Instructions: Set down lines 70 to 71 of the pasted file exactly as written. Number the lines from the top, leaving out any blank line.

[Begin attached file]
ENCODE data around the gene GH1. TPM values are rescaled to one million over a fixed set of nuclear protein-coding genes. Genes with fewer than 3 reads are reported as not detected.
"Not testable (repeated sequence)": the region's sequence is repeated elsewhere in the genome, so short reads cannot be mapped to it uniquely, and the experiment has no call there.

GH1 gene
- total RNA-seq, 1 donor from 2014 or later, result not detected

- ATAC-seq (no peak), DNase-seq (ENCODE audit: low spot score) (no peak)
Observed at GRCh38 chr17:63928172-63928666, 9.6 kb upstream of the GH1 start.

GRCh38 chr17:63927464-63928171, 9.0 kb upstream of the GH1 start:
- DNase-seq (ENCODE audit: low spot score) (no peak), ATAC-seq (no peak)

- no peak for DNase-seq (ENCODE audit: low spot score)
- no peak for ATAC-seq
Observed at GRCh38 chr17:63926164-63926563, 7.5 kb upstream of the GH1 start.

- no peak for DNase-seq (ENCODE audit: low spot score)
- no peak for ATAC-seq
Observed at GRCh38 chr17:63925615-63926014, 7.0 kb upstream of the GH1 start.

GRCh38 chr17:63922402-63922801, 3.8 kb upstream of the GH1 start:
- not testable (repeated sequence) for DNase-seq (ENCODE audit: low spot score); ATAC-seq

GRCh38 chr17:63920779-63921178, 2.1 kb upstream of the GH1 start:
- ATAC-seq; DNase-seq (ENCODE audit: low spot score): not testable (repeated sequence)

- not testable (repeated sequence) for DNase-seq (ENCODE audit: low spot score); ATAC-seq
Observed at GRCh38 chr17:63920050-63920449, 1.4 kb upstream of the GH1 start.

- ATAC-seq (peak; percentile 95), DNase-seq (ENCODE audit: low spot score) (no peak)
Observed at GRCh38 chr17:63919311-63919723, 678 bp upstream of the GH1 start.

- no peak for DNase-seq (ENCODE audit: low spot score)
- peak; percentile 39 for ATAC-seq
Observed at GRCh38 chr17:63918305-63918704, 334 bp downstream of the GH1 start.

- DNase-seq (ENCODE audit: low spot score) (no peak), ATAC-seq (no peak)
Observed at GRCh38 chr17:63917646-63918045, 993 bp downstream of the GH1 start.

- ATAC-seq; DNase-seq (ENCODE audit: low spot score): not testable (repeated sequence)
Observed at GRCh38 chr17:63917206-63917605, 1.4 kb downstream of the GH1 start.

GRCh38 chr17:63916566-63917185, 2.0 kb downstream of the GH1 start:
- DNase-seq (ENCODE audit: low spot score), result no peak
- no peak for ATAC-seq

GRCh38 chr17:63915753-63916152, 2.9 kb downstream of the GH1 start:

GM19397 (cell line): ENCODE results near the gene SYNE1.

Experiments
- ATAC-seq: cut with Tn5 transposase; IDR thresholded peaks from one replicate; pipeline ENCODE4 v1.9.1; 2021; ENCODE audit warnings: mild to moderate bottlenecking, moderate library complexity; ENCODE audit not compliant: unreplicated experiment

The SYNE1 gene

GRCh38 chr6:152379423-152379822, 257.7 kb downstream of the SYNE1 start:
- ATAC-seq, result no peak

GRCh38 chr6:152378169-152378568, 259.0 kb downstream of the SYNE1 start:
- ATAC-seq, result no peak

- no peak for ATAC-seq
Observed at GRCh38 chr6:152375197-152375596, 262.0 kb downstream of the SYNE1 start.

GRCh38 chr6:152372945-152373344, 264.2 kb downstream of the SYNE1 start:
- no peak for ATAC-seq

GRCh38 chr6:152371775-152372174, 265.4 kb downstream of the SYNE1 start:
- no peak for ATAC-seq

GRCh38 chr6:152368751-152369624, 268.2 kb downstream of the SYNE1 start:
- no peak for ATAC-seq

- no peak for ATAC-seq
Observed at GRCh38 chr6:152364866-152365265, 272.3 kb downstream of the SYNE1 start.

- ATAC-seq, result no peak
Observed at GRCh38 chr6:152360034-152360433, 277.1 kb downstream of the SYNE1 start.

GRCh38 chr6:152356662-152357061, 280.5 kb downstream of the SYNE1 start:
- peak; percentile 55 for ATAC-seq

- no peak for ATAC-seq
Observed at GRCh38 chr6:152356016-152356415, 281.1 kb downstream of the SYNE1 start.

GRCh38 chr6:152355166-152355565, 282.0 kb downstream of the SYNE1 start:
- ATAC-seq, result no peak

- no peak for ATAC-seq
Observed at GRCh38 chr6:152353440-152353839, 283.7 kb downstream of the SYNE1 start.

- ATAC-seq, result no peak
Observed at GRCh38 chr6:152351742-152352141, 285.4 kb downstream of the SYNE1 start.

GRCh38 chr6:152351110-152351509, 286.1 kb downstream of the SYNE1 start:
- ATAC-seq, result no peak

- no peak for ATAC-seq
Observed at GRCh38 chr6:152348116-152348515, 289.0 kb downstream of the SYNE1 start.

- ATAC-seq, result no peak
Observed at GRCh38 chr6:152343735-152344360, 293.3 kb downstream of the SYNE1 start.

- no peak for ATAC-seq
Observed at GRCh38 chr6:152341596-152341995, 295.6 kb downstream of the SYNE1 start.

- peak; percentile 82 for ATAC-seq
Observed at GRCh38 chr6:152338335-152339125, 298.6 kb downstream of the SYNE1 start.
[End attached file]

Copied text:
- no peak for ATAC-seq
Observed at GRCh38 chr6:152341596-152341995, 295.6 kb downstream of the SYNE1 start.